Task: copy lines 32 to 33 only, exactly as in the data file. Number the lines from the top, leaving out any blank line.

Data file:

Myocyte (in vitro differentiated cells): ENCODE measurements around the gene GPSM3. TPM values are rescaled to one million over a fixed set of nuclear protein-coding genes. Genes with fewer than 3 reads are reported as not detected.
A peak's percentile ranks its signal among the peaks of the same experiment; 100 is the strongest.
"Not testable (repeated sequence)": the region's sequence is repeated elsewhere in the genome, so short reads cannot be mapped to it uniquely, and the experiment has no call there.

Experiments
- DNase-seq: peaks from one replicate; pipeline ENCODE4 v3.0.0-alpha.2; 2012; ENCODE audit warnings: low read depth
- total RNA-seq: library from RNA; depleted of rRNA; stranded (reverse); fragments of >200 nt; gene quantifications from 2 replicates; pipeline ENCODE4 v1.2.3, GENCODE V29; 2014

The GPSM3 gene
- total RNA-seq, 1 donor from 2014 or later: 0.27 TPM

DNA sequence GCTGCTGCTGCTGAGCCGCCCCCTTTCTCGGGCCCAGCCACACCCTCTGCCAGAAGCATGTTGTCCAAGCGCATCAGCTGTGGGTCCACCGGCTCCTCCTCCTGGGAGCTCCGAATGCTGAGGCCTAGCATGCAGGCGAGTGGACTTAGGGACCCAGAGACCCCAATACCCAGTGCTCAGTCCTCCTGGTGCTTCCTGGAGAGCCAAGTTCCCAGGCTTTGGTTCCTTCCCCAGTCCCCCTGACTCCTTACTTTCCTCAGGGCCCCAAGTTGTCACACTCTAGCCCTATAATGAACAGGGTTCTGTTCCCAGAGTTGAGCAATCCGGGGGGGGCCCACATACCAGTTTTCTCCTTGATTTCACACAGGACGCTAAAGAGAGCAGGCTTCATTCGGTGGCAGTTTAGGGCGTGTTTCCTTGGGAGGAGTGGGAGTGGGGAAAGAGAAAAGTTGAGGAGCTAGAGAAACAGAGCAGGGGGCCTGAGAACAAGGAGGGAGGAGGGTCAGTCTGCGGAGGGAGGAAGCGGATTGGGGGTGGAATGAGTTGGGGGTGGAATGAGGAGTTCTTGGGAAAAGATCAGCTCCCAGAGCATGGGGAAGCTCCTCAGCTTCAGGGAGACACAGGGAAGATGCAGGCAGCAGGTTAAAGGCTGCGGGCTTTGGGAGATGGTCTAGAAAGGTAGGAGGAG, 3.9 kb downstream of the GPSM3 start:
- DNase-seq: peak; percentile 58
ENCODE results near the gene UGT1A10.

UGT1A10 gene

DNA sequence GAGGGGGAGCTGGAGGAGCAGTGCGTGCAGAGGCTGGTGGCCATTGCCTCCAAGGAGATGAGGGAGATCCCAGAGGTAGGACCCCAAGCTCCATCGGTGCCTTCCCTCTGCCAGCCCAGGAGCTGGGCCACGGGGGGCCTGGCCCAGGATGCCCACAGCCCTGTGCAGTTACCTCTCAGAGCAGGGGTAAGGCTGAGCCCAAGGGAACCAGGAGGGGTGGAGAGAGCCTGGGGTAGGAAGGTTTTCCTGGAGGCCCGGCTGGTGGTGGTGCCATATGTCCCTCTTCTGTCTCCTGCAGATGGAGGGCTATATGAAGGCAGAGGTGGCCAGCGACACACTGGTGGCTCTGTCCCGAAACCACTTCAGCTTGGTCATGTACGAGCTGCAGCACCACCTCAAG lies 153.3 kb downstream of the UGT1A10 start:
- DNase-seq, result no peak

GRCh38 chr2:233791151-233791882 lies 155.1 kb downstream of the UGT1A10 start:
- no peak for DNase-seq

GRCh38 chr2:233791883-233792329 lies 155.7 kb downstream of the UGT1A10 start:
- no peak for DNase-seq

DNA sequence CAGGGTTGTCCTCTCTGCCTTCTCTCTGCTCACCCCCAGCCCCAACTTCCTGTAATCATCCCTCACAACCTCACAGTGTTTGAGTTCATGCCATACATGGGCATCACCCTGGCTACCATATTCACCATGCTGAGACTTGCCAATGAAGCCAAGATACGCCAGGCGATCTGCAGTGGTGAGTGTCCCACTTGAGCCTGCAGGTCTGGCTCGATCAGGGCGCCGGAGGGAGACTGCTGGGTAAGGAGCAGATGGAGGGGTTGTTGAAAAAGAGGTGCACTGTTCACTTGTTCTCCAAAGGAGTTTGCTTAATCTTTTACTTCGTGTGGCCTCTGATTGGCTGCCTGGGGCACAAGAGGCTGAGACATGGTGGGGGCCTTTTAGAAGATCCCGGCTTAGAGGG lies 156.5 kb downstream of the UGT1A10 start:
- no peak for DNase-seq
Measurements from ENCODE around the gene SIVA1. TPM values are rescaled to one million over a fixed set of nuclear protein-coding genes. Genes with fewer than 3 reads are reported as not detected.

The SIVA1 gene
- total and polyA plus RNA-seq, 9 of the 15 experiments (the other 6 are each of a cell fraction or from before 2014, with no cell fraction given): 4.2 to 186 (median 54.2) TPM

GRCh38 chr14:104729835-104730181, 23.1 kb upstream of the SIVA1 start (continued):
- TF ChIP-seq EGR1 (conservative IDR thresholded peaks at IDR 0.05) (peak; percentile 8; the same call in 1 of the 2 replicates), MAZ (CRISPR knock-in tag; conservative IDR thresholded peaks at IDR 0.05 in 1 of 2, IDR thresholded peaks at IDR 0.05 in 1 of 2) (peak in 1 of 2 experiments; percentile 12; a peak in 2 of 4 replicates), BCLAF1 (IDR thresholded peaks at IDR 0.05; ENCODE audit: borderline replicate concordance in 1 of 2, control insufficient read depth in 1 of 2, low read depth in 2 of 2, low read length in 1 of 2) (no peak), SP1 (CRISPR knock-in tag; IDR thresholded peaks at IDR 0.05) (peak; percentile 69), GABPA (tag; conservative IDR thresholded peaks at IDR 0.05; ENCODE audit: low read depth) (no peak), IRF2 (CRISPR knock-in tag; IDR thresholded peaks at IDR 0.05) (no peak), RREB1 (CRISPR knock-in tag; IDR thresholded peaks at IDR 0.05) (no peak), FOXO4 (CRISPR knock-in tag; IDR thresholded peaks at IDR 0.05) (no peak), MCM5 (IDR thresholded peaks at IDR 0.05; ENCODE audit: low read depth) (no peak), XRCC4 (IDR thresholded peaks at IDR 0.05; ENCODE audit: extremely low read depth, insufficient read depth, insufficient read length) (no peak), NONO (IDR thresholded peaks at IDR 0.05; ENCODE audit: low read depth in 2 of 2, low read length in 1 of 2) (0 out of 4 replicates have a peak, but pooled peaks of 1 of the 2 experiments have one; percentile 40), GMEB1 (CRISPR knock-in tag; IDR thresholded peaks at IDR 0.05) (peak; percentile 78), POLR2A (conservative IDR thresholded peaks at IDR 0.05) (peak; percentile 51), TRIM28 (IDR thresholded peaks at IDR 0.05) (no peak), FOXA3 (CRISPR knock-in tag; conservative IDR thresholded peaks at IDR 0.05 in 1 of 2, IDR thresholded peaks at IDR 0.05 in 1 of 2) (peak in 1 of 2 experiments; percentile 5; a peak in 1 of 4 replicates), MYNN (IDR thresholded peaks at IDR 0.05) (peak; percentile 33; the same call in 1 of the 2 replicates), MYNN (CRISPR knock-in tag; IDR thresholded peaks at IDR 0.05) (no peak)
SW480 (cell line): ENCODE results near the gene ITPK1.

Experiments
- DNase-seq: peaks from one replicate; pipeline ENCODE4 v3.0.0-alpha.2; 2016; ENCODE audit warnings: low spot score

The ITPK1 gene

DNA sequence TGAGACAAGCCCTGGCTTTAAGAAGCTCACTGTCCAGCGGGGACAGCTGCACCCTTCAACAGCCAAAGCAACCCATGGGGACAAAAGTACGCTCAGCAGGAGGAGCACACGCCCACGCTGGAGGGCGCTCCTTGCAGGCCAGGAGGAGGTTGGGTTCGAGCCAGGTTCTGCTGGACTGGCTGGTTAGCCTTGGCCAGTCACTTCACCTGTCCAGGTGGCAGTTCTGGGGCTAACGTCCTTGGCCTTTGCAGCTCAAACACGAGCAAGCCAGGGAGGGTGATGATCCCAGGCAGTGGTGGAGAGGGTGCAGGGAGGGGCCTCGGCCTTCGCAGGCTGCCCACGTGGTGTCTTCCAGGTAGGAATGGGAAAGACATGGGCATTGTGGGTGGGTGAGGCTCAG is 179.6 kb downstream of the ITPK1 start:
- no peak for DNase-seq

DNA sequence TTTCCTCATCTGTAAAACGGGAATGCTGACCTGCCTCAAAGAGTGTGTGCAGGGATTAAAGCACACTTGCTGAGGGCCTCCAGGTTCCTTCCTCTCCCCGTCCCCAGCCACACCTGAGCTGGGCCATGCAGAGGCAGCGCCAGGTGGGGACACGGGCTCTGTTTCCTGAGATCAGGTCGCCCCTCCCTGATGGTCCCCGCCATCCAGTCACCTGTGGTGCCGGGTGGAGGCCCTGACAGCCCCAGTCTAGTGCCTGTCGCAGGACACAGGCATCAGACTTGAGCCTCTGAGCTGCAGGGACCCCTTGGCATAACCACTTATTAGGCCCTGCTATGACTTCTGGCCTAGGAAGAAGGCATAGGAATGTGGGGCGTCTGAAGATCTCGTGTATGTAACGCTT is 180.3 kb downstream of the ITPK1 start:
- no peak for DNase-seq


DNA sequence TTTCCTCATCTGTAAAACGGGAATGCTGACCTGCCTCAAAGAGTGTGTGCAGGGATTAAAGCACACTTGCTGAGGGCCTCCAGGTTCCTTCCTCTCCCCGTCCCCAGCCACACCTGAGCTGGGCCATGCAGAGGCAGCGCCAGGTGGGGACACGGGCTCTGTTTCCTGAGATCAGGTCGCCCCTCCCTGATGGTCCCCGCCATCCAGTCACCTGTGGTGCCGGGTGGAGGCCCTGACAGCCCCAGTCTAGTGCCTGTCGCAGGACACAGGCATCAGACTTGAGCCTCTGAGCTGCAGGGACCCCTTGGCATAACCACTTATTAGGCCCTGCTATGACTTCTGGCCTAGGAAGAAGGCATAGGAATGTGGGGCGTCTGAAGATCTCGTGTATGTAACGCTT is 180.3 kb downstream of the ITPK1 start:
- no peak for DNase-seq